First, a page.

Stephen Porges (00:03): They certainly are. And there’s an irony going on because we have to avoid becoming infected. There’s no question that the Coronavirus is a health risk, especially to those of us who are more mature. It is real. The question is related to the way that we need to behave to reduce that risk through social isolation. And this strategy creates an amazing paradox for our nervous system and our needs to interact with other people because, as humans we have a powerful need is to connect and to co-regulate with others, but now we’re being told that this is not the right thing to do. There are priorities and the top priority is not to get infected, but there’s also a priority of understanding the needs of our nervous system…
Serge Prengel (00:51): So, this is a counterintuitive situation where we cannot trust our instinct, evolutionary instinct, because we have to do something different. Not from coercion, but actually from understanding that social isolation is required at this point.
Stephen Porges (01:08): I think that is a really concise way of explaining the paradox through which our nervous system is trying to navigate. And that is, we need to socially isolate. However, our nervous system says, Hey, that’s not the way we evolved, not the way we need to be. We need to co-regulate, so we need to be smart.
(01:31): Now we need to know what the true priorities are. And the top priority of course, is to stay alive. But how can we mitigate that nervous system’s demand, request, and passion, to connect? And we have to find ways to connect! We have to do that through telephone and through video chat. They are really reasonably good, and email is okay, but the value of hearing someone’s voice or seeing someone’s face is a powerful reassuring cue of safety to our nervous system. So we have to reach out. It’s been remarkable over the past few days, because the world turned from a social to an isolated world within in a week.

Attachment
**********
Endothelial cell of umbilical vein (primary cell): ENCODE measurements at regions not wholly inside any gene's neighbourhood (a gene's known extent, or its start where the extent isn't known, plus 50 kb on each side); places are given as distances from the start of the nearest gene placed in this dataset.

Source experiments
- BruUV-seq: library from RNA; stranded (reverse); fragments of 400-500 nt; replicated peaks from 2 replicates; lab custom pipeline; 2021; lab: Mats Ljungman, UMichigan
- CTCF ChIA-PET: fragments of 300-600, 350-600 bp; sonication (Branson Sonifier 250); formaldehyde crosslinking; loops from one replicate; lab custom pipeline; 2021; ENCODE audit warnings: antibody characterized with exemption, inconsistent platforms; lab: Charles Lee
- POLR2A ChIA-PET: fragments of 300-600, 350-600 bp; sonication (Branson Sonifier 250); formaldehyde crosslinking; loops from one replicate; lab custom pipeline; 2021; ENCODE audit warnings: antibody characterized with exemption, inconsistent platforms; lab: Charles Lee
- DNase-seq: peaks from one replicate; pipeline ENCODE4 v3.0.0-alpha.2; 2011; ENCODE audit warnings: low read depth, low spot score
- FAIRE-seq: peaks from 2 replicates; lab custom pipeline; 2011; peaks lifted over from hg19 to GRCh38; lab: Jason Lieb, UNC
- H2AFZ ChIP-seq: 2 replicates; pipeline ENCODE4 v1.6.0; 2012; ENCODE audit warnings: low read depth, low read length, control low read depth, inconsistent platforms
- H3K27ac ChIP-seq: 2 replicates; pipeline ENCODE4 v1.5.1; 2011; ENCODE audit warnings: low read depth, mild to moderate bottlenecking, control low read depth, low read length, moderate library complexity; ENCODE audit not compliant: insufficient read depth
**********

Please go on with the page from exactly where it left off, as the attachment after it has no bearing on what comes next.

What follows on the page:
(02:09): A week ago, I was in New York city, it was elbow to elbow. I was talking at a crowded conference. And my comment was, I’ll give people hugs. I’ll shake their hands this month, but next month I will do something different. And within a few days, the world changed. And we realized that it wasn’t a fear of a virus that was really distal in time. It was here. We need to really take care of ourselves and to really monitor our bodies’ need to connect, to give others a hug, to smile, to be reassuring, to touch them on their shoulders or on their hands, to let them know that we’re here to support them and be with them. What I’ve noticed over the past few days is my very close friends have reached out through video conferencing...
Customer ReviewsSee All
I am a geek and psychotherapist and I am loving the condensed versions of the somatic practices in these approachable conversations! So glad this podcast exists.
I just started listening to this podcast and have already saved more episodes than any other I subscribe to. At first I was annoyed by interviewer's voice and style, especially when he interrupts. However, I am beginning to appreciate that perhaps he is trying to slow down his enthusiastic guests and summarize so audience can digest. Sometimes his recaps are more helpful than others, but it does give listener a chance to breathe. I would love to have some guests come back, especially Raja Selvam.